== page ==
Why You Need to Be Listed on Multiple Travel Sites
Being a small business owner of a property can feel like a one-man-band who has to drum, hoot and holler for every booking that comes through, but it doesn’t have to be. You don’t have to do it alone. That’s why it’s not just smart, but necessary to advertise your B&B, vacation rental or boutique hotel on multiple travel sites. Read along to learn how to navigate and manage your inventory across channels and increase your bookings all year long.
You may have a beautiful website that details every inch of your property, which you’ve likely invested lots of time in perfecting. It probably provides a comprehensive understanding of the wonderful experience a potential traveler should expect, but unfortunately, that’s not enough. None of that matters if nobody’s visiting your website. You need traffic—specifically, a high volume of traffic—to be sent to your website because the conversion rate for the top 20% of the travel industry is only around 2%*. Which means the vast majority of the remaining 80%, has a sub 2% conversion rate, going as low as 1/10th of a percent. The more people who are introduced to your business means the more people who will inevitably book.
Now that you know the average travel industry conversion rate, you may be wondering, “how does this impact me?” This is important because it puts your business in perspective within the travel industry. Knowing only 20% of the entire travel industry gets a 2% conversion rate means that to be competitive, not only do you have to drive more traffic to your website for each booking, but you also need to optimize your sales funnel and spend money on advertising and marketing. Even if you were successful in increasing your impression share, you’d still be working harder for a smaller piece of the pie since you’ll still be converting at a lower rate with a smaller budget.
That means that the big players in the travel space are garnering a majority of bookings, which is where online travel agencies (OTAs) come into play. They have massive budgets, a huge staff, and dedicated teams that all work towards the goal of converting each prospective traveler into booking, and it shows. Expedia creates and shares a plethora of data and insights around traveler research. They invest in ensuring they understand each market and how to best serve them. So it’s no surprise that as of 2017, 39% of all bookings are made through OTAs with the expectation that those numbers will rise. Per Phocuswright, OTA’s market share will reach 41% by 2020, which is over $81 million in gross bookings.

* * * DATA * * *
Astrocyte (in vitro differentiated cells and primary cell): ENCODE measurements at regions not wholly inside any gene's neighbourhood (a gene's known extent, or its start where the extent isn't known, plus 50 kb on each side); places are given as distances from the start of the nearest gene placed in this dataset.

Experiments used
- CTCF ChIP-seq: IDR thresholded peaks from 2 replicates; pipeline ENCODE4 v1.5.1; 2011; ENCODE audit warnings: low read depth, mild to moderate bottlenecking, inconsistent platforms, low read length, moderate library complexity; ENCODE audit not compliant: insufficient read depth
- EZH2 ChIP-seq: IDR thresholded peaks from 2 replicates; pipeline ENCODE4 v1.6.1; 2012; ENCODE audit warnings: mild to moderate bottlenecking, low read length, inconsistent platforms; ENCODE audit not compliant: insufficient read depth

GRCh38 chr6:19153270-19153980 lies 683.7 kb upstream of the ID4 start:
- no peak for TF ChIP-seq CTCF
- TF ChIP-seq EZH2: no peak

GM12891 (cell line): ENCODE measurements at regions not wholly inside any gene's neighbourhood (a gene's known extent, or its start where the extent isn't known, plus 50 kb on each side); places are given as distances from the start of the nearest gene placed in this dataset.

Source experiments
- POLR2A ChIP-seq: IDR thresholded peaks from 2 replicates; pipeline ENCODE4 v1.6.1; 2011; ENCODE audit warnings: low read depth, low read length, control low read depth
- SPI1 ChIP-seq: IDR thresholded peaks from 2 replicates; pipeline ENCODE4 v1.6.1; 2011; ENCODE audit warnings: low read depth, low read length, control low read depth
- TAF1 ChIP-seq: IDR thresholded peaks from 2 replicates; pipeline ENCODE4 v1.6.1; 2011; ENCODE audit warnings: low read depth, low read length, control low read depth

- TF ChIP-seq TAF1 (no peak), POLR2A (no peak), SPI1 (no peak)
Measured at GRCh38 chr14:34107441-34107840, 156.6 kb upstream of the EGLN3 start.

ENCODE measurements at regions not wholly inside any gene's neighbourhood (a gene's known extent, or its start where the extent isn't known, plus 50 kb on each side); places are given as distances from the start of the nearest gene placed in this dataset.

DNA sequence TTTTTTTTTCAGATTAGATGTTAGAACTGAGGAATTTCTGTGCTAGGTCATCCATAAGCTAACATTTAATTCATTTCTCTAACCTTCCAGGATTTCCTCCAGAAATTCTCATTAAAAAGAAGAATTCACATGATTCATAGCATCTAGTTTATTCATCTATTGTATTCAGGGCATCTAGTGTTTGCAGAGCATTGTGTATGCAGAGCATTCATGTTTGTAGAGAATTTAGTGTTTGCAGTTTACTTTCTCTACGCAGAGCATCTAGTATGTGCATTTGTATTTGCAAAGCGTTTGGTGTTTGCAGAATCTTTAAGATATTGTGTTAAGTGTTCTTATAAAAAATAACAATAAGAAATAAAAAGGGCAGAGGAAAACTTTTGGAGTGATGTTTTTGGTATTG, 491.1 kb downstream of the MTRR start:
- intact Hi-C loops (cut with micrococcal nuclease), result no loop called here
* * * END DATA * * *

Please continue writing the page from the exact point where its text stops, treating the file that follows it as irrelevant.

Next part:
But, this isn’t David versus Goliath. You’re able to list and reap the benefits of all of the OTAs’ hard work and big budgets. They’re only successful when you’re successful, and they’re confident they can get you bookings. This is reinforced by the fact that most OTAs are set up as a commission-based model. If you’re not making money, neither are they, so they are always looking to make sure every property listed is getting booked in every market. In other words, what’s good for the goose is good for the gander.
You want to list across multiple OTAs because you want to get in front of as many travelers as possible. People have brand loyalties and preferences with OTAs, just like any other industry. They may earn loyalty rewards, enjoy the user experience, feel comfortable and familiar with a particular brand, or maybe they just have their credit card saved. Another reason you want to make sure you’re listed across key channels is that OTAs can have different traveler demographics. Even though from the surface it may seem like OTAs are all the same, looking to capture every traveler in the market—and while that’s true—you may have noticed that each has a distinct brand and has carved out a specific identity for itself. Some may be targeting a young millennial audience looking for new experiences, while others aim for an older demographic looking to travel while sticking to a budget. Not to mention preference based on geography, global audiences have distinct preferences to different brands. For example, Booking.com is the most downloaded travel app in Europe, but not in the U.S.A. Regardless, you want to capture every opportunity that comes your way, and you don’t want to miss a booking just because someone is searching on Expedia and you’re only listed on Airbnb.
Does this seem like a lot to manage? It is. Multiple listings mean setting up individual accounts, uploading availability, and most importantly overseeing each account and ensuring it all runs smoothly without any hiccups. It’s a tedious, time-consuming process that has the potential for user error when copying and pasting all your information on repeat. Luckily companies have evolved to accommodate the needs of the modern host with tools that serve as a channel manager. This functionality acts as a hub and allows you to connect and list your availability across multiple websites from a single location, avoiding all of the pitfalls of double bookings and not maintaining up-to-date information across different listings.
A channel manager is a paid feature, but don’t let that deter you. What you get is worth much more than what you invest: a streamlined business model that exponentially grows your global reach with a high rate of return. Plug-in and start getting ready for all your new guests!